- Detroit's Top Leaders and Newsmakers Join For Annual Legacy In Motion Gala - 2013-12-08
- O’Bannon Lawyer Slams NCAA “Hypocrisy” in Profiting Off Of Student Athletes - 2013-12-05
- Berry Gordy: The man, the music, the legacy, from Chronicle paperboy to international music mogul - 2013-12-05
- Many Young Americans Blame Colleges For Rising Student Debt - 2013-12-03
- Detroit City Council Community Meeting Changed to November 26 - 2013-11-18
Category: Urban Ed Published on Monday, 18 March 2013 20:02 Written by Emily Driscoll, FOXBusiness
College students might be facing a deadline not imposed by their professors, but by Uncle Sam: April 15, tax day.
Students risk losing money if they choose not to file an income tax return and could be leaving money on the table in the form of deductions and write offs. Filling out and filing tax forms can be complicated and mistakes can be costly to a student’s bank account.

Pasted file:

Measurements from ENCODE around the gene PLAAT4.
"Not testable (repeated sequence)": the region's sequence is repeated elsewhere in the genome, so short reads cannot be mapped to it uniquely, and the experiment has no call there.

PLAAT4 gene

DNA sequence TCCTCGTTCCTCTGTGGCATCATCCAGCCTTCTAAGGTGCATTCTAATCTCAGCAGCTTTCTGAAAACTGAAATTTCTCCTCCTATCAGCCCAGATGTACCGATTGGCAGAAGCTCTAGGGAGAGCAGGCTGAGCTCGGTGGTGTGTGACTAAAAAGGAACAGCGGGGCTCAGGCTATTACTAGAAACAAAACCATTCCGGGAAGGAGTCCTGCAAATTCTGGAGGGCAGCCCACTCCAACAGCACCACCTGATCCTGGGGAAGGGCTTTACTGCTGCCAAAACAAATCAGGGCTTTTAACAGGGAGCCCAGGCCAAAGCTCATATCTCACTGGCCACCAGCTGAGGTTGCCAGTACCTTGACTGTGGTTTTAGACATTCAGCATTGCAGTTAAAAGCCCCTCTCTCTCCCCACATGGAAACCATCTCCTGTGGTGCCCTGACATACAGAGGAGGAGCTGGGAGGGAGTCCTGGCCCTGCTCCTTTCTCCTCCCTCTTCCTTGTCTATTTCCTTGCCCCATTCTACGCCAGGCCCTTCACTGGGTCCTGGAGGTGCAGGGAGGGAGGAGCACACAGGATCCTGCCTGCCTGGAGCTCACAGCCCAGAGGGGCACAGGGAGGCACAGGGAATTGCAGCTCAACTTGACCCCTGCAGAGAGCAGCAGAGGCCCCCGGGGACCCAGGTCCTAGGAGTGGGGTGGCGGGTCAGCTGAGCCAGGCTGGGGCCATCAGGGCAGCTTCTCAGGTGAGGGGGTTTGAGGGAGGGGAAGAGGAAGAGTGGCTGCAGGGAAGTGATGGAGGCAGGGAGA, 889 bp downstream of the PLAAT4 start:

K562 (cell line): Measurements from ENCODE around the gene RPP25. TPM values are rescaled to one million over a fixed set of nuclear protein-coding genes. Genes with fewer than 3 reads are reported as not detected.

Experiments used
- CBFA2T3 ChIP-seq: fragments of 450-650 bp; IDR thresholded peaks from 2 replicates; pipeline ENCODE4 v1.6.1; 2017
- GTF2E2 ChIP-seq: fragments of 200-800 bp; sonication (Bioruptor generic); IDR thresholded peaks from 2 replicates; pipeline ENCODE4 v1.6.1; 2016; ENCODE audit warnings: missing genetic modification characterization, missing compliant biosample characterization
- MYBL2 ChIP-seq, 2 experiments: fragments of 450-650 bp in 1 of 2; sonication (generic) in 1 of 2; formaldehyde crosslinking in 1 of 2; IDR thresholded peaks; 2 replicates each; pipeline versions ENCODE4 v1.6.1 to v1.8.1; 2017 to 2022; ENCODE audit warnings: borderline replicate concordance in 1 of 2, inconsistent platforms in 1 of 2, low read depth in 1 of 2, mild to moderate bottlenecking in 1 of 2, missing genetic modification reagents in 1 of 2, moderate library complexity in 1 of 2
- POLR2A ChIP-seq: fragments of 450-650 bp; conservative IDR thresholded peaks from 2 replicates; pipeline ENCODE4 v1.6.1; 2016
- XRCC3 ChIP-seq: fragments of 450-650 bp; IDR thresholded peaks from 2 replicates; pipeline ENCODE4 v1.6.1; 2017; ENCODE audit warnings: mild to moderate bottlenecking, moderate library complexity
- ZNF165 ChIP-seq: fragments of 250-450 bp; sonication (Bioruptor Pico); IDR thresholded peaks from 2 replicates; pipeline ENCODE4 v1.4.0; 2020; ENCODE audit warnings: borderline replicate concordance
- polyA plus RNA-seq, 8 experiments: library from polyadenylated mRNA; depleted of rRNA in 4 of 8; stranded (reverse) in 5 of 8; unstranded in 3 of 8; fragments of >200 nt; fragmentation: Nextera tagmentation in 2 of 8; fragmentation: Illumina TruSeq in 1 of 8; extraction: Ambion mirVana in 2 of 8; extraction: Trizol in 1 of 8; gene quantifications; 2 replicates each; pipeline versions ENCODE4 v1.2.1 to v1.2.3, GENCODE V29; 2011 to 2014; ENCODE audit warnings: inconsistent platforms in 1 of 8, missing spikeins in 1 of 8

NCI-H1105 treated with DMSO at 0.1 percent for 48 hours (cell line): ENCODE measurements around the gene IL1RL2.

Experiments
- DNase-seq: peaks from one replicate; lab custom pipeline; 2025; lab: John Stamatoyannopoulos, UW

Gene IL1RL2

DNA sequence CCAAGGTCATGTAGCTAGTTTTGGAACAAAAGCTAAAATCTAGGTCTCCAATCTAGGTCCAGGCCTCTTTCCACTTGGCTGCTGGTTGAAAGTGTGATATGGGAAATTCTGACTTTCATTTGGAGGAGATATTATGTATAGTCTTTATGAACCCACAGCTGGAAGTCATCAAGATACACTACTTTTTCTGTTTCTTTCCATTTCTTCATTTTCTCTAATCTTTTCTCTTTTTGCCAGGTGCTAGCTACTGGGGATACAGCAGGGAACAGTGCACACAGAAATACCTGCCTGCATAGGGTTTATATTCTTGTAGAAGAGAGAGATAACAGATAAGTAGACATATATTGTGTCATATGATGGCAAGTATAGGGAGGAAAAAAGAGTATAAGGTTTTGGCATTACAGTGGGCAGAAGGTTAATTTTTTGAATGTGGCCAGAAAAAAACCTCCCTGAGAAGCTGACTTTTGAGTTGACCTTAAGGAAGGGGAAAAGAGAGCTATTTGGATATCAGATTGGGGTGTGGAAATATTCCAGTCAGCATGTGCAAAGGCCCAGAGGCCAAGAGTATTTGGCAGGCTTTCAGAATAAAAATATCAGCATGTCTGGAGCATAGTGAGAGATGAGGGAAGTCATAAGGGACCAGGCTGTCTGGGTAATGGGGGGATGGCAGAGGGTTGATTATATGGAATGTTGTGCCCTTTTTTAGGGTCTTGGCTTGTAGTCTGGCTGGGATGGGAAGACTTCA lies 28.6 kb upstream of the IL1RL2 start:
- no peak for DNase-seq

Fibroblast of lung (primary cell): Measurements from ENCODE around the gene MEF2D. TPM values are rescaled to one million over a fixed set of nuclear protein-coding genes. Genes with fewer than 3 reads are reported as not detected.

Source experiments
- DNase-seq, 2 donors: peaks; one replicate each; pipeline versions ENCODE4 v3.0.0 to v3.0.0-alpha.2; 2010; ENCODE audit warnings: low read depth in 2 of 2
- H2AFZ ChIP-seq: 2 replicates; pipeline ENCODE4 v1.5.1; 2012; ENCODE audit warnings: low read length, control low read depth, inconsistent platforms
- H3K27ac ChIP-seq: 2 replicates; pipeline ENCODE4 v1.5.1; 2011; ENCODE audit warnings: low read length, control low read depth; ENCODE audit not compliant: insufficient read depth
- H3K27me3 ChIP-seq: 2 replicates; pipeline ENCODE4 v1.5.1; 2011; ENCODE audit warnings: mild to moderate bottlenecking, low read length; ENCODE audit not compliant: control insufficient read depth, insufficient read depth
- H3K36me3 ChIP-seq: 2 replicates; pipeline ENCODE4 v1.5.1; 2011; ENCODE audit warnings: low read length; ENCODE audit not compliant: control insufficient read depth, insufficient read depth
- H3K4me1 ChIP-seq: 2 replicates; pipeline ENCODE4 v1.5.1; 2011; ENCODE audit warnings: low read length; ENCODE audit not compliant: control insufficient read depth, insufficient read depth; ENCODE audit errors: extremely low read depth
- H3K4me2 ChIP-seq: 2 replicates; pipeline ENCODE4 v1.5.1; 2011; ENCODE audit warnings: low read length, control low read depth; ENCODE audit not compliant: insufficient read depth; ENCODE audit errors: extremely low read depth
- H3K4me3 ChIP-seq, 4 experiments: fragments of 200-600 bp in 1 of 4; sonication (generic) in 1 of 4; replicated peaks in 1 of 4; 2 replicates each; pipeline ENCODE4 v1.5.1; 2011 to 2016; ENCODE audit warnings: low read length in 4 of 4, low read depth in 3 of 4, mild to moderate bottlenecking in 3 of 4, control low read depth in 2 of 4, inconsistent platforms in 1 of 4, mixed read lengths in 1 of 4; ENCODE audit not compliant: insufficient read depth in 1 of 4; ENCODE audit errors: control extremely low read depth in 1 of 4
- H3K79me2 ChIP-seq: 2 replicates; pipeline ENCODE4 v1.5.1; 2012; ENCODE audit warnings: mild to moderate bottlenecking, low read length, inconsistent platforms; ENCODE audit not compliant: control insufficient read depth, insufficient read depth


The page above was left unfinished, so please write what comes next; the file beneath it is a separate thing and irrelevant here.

Many students will be filing for the first time and it can be difficult to know exactly what to include on a return, particularly if students earn only a small amount of income through a summer or part time job while in school, warns Margaret Munro, author and tax consultant.
Digital Daily Signup
Sign up now for the Michigan Chronicle Digital Daily newsletter!